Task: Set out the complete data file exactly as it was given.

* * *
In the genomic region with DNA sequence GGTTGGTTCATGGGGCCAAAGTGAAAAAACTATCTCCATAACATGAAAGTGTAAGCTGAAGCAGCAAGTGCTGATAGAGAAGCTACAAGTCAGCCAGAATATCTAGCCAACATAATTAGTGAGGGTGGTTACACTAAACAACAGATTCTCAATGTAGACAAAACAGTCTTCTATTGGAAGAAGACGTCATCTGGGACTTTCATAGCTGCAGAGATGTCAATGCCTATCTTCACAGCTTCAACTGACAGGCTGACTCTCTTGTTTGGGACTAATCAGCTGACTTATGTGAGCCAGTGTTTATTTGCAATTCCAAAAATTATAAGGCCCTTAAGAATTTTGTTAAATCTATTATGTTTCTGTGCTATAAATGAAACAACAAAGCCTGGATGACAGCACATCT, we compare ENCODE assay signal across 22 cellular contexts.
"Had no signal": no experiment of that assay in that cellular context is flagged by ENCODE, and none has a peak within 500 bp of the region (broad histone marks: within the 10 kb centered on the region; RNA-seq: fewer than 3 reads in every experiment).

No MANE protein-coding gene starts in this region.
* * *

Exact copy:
In the genomic region with DNA sequence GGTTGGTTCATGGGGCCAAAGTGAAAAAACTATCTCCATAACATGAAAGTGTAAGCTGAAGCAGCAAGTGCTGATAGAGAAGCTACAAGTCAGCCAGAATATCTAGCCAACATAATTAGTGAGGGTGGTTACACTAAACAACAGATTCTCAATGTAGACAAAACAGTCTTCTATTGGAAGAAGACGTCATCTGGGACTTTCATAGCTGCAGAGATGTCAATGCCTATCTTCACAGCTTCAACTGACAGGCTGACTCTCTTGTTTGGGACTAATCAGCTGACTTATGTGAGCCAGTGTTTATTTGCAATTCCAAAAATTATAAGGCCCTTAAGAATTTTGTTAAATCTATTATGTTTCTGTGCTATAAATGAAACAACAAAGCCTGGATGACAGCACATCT, we compare ENCODE assay signal across 22 cellular contexts.
"Had no signal": no experiment of that assay in that cellular context is flagged by ENCODE, and none has a peak within 500 bp of the region (broad histone marks: within the 10 kb centered on the region; RNA-seq: fewer than 3 reads in every experiment).

No MANE protein-coding gene starts in this region.